It's fun that way, isn't it?tellmeimaninja said:
It's hard to confirm/deny any of them seeing as how different countries, branches of their forces and sometimes even down to individual units all have their own interpretations, jargon, code words and lingo. Basically, you can guarantee they get it wrong from time to time. Heck sometimes they have to get it wrong on purpose because we expect it, silenced weapons for example.Spiner909 said:How many army veterans do we have on the Escapist? Can anyone confirm/deny the more popular slang?
That's actually not as crazy as it sounds. It's not uncommon for a less experienced officer to look towards experienced senior ranked NCOs for advice even if the decision ultimately is theirs.doctorwhofan said:Still trying to figure out why a Masterchief seemingly outranks all the officers due to his uberness though.
I find both fun and incredibly informative. Military language was designed to ensure that it's soldiers always knew exactly what they were up against and that they were properly organized during assaults. As radios have inconsistent quality, even if it's military tech, the language was designed so that you'll always understand what your allies are saying unless the radio cuts out entirely.Spiner909 said:Do you find military codenames and such in combat games cool, unnecessary, or just plain confusing? In certain games, I find it boring. Operation Flashpointragon Rising had no character life, just jargon grumble. It was just blech.
In others, such as Medal of Honor, SOCOM, or maybe Battlefield, it seems to fit in nicely. There's not much in what I've played, but it altogether doesn't really affect it.
And then, we have the Hollywood jargon. (I'm looking at you, Transformers!)
Remember the scene when the Marines fight the scorpion transformer in the desert? When the AC130 gunship fires on it, there's a bunch of cool, techno pilot language and stuff. Kind of inspiring.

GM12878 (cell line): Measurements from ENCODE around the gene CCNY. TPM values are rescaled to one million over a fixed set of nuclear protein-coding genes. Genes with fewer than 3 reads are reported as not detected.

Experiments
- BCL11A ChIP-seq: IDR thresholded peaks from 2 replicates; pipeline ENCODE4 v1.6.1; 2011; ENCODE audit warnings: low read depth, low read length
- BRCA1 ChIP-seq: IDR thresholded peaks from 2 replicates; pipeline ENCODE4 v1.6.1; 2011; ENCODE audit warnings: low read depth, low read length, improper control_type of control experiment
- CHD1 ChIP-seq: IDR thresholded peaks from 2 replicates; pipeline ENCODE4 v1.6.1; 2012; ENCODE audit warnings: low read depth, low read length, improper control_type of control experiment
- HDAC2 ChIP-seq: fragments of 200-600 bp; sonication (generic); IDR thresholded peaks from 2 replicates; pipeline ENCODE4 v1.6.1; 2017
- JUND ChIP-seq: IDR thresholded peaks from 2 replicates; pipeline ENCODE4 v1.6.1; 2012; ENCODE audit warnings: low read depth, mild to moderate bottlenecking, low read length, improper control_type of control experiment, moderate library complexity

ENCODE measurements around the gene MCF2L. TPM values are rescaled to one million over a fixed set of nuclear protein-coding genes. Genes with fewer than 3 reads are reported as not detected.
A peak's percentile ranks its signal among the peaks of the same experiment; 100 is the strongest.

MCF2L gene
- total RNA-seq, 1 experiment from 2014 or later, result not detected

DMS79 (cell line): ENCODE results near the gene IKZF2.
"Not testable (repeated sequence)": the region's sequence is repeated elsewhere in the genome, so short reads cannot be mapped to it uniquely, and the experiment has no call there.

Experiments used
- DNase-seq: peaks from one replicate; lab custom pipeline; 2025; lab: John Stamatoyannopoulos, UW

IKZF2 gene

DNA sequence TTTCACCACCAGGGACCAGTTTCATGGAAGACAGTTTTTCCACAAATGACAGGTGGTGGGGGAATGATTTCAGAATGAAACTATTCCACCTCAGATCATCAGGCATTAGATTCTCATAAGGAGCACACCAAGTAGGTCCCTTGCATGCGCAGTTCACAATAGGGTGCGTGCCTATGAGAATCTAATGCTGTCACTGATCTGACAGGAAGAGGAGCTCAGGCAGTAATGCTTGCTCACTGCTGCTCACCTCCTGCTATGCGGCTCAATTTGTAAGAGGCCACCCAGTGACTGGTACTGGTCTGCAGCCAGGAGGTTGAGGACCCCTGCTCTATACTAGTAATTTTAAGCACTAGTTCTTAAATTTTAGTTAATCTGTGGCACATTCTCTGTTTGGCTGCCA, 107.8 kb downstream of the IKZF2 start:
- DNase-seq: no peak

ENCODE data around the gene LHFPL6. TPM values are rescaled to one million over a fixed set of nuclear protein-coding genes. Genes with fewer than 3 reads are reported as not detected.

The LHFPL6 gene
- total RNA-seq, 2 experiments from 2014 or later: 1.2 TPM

And last but not least. we have the confusing language. This goes to Modern Warfare. The special lingo here is like a 50/50 split between awesome and stupid.
For the 'cool' example: "Hunter 2-1, this is Overlord, hostiles spotted south of your location, recommend you use thermal optics, over."
And the stupid one: When storming the Gulag from the air, it's all good until the helicopters come in and bellow "GUNS GUNS GUNS!" and shoot everything in sight (and miss a lot). Do they really say that?
Also, foot mobiles.
I always though he was a Master Sargeant. Then it turns out he's a Chief Petty Officer. Doesn't exactly sound epic enough for him does it?doctorwhofan said:I like it, I understand it, and actually I live it. Well, Naval equivilant. It gives games a feel of authenticity, especially if they get it right.
Still trying to figure out why a Masterchief seemingly outranks all the officers due to his uberness though.
Watch our vector, Victor!Orcus_35 said:Roger Roger!
who's that guy charlie?
I know, ex-NAvy here. I KNOW Masterchiefs. Let's say, drinking roadkill coffee and able to stand on a ship and drinking it during rough seas does not constitute uberness. I Know mastersargents, they are almost the same. A Master Chief in with Marines? Very common. I thought he should be an officer, but Lieutenant doesn't roll off the tongues as well, and the fact he could be promoted makes it hard to call a character only known for his rank for 3 games.Slycne said:That's actually not as crazy as it sounds. It's not uncommon for a less experienced officer to look towards experienced senior ranked NCOs for advice even if the decision ultimately is theirs.doctorwhofan said:Still trying to figure out why a Masterchief seemingly outranks all the officers due to his uberness though.
I lol'd. Ninja'd. I think it's ok generally but it can get way too OTT. Sorry I mean Oscar Tango Tango.RobCoxxy said:Rainbow Six Vegas 2:HG131 said:My favorite usage is in Halo 3, personally. What is it? "Whiskey Tango Foxtrot!"
"Lima Oscar Lima, over."
It works, especially if you know what the hell people are saying. I have to many friends that I've had to explain "Oscar Mike" to...